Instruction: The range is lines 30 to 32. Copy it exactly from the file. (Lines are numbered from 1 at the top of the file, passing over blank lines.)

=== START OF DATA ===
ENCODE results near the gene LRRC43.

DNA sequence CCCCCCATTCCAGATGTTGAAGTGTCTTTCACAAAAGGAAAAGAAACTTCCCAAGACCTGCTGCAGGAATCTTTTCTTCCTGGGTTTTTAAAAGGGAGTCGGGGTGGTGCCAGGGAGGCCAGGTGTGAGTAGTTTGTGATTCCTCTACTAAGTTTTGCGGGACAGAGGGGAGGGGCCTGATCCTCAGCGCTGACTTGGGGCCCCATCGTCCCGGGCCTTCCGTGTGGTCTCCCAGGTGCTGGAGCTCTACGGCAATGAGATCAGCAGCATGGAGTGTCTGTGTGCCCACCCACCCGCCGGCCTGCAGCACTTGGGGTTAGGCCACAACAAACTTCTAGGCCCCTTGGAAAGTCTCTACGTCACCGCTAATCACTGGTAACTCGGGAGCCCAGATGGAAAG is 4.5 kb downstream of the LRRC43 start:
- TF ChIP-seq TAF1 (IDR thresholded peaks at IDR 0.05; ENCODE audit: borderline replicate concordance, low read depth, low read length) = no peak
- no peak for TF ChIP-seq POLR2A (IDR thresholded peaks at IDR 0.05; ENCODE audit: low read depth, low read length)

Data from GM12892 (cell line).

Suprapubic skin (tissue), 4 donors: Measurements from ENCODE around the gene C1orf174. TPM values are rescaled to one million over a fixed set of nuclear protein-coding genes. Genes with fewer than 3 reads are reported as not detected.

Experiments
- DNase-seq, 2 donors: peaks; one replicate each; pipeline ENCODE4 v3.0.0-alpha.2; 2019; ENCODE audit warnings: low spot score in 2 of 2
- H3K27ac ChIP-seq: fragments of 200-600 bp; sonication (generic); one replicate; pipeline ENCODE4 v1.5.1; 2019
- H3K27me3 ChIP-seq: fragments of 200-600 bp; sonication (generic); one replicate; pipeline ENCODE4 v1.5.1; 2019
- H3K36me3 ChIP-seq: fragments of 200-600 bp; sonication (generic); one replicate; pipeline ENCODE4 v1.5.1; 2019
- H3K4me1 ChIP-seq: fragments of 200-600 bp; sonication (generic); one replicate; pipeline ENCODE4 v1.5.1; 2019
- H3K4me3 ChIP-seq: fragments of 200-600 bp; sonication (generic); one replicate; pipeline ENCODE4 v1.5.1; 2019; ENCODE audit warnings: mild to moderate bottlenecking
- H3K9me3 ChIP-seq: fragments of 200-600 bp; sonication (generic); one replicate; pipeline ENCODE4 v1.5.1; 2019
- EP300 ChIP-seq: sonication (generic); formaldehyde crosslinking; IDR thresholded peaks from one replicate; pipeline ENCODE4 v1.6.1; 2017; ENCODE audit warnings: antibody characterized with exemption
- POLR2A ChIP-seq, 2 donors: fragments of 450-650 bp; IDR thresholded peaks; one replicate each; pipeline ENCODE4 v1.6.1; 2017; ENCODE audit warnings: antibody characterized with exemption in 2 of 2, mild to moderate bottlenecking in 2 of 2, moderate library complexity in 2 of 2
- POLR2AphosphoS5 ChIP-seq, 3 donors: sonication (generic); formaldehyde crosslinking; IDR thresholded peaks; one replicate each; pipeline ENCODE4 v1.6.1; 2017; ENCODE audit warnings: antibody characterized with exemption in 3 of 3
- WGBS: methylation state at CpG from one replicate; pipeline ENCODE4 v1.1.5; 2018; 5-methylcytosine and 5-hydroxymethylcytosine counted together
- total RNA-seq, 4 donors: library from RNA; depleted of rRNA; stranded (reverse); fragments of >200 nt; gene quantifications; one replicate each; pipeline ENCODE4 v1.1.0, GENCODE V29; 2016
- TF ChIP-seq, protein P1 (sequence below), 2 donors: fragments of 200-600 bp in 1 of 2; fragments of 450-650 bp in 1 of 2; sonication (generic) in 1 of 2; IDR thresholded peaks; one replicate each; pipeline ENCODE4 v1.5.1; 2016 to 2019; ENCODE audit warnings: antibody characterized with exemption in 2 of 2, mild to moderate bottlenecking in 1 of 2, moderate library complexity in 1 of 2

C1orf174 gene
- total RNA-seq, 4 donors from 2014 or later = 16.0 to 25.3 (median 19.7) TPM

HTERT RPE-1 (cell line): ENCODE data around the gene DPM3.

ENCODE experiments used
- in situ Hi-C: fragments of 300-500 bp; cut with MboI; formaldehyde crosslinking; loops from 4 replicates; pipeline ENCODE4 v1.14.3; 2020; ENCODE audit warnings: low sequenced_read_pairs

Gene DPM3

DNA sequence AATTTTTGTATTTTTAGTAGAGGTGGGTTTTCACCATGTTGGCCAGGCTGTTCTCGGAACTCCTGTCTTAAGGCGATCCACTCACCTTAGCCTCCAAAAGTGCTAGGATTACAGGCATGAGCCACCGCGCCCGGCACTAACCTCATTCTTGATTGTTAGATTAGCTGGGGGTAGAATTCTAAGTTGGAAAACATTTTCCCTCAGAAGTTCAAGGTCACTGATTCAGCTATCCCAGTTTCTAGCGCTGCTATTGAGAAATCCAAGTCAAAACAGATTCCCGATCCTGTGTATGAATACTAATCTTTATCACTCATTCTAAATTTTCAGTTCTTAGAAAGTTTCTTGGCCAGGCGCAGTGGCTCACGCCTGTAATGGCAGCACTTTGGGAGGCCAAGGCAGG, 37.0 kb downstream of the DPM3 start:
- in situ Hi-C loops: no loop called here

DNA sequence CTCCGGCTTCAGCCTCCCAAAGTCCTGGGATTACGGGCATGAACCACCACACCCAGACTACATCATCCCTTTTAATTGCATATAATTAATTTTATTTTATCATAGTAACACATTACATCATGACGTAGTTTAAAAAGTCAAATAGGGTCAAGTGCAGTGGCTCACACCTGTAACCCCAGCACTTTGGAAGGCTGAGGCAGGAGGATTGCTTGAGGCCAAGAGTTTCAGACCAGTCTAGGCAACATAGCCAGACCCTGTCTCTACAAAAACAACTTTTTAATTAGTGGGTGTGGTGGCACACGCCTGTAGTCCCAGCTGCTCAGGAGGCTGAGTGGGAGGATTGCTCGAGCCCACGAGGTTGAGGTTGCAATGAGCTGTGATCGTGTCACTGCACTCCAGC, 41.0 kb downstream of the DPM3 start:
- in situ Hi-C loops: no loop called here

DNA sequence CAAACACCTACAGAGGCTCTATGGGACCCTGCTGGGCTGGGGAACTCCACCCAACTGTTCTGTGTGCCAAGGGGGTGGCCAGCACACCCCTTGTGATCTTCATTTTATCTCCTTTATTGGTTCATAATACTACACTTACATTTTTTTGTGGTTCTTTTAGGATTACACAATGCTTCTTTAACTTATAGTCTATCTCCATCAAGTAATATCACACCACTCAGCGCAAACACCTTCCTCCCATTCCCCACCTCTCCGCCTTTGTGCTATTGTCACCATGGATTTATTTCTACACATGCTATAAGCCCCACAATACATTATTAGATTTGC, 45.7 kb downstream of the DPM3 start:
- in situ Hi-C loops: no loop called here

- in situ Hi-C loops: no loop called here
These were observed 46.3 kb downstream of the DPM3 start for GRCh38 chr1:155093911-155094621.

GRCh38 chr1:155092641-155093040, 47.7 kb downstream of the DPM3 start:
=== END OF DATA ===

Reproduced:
- in situ Hi-C loops: no loop called here

DNA sequence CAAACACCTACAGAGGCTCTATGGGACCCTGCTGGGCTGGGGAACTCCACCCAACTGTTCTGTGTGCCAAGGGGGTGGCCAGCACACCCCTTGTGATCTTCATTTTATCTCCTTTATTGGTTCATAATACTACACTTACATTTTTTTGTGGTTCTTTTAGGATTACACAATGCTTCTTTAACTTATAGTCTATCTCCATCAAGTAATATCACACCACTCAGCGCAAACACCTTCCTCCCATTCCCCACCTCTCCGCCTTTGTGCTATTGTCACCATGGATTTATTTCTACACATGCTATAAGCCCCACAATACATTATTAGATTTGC, 45.7 kb downstream of the DPM3 start:
- in situ Hi-C loops: no loop called here